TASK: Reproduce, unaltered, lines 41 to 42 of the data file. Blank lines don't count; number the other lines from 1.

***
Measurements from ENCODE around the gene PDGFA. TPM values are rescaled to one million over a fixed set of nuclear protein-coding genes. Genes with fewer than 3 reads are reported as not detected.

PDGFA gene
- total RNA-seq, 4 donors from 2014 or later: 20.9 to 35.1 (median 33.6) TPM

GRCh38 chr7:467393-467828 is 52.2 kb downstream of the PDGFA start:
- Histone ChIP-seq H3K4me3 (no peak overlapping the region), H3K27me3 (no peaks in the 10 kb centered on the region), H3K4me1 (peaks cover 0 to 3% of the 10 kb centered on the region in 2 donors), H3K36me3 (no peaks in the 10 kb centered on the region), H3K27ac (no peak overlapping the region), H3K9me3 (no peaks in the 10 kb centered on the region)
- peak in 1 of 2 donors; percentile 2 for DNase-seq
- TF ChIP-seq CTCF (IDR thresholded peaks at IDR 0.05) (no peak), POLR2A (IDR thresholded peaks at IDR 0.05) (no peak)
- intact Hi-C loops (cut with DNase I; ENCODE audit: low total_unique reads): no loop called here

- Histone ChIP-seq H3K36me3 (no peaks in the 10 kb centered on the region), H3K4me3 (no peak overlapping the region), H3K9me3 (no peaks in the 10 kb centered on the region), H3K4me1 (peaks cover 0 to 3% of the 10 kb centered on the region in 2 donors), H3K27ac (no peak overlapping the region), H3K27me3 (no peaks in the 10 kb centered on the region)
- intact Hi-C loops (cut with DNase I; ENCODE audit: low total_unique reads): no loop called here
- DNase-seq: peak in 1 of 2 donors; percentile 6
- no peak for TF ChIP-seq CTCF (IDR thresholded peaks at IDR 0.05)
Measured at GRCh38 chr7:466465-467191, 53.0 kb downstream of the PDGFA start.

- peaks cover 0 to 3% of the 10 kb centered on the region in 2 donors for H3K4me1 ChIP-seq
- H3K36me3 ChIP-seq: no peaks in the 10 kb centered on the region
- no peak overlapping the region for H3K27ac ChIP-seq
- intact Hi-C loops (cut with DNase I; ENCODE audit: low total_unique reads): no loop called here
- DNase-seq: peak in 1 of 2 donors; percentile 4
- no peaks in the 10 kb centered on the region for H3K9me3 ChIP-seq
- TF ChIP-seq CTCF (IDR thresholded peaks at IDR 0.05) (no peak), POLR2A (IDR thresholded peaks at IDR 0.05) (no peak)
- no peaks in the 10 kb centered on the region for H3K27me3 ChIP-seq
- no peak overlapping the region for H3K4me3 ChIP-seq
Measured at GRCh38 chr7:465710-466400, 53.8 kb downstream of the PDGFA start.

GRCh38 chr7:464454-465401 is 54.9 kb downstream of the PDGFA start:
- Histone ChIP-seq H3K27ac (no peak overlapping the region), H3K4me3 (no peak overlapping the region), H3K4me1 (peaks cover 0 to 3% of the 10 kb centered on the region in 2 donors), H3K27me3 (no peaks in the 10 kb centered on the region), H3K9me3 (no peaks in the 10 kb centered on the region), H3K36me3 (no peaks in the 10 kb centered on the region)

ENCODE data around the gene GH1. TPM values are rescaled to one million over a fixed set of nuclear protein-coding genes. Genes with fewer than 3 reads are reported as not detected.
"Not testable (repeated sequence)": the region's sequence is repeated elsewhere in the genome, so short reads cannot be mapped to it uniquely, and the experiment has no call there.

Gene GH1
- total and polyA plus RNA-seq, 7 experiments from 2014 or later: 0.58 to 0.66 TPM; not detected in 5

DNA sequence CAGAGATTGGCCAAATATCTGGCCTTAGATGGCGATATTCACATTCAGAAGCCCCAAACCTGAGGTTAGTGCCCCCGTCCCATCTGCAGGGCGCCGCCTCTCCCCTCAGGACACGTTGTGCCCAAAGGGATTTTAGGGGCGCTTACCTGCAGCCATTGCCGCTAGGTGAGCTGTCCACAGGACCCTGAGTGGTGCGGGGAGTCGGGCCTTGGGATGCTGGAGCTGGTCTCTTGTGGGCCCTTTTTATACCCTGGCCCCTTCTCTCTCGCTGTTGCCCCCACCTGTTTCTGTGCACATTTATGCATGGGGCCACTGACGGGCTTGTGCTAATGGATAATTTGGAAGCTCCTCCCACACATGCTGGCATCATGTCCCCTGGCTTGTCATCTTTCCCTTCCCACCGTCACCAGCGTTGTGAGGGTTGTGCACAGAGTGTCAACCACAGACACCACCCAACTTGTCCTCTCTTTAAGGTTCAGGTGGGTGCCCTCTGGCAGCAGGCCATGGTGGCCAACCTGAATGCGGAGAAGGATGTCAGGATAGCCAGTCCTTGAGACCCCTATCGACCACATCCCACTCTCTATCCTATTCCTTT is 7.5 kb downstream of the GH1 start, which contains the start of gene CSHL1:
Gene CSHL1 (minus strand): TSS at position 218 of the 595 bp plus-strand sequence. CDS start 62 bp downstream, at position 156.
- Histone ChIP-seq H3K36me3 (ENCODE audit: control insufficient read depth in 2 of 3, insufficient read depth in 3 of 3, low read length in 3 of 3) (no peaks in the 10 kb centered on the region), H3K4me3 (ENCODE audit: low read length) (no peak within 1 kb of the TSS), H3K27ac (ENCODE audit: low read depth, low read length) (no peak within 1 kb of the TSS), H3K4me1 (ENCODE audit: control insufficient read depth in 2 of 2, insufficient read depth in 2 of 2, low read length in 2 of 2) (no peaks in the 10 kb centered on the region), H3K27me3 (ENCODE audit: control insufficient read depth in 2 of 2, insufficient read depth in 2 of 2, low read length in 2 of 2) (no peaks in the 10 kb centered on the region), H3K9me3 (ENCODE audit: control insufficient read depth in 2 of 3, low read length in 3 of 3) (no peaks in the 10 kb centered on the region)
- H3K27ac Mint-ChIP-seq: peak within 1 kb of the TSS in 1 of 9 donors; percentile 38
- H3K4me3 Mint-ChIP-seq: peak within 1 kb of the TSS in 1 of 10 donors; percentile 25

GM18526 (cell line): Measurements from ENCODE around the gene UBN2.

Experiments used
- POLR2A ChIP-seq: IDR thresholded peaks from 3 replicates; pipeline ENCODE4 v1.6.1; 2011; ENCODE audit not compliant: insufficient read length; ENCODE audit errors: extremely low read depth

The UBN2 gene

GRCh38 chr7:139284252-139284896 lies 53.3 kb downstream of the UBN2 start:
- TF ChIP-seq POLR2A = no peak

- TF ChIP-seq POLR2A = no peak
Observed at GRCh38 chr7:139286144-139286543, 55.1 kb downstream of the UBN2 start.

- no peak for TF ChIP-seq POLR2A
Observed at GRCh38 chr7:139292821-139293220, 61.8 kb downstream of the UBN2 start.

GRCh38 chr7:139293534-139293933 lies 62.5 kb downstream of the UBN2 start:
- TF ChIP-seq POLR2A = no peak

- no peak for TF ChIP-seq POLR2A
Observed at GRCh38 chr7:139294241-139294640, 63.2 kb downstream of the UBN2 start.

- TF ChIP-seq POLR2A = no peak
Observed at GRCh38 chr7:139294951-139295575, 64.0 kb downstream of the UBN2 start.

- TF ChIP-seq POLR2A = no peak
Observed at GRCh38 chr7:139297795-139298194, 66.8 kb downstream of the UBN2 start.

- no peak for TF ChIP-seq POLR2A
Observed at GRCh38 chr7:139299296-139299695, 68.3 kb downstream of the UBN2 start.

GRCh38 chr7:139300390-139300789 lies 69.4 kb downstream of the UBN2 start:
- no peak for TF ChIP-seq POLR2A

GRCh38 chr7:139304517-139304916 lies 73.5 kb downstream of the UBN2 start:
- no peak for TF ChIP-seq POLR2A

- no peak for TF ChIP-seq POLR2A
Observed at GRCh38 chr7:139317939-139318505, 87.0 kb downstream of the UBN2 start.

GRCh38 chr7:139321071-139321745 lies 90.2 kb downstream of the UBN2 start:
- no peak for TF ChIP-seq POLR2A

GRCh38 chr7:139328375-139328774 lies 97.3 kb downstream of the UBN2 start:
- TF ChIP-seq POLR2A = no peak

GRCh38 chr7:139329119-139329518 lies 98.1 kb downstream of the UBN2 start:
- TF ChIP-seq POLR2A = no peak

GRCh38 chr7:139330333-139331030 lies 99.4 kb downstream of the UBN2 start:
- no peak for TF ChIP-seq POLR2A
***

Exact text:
- TF ChIP-seq POLR2A = no peak
Observed at GRCh38 chr7:139286144-139286543, 55.1 kb downstream of the UBN2 start.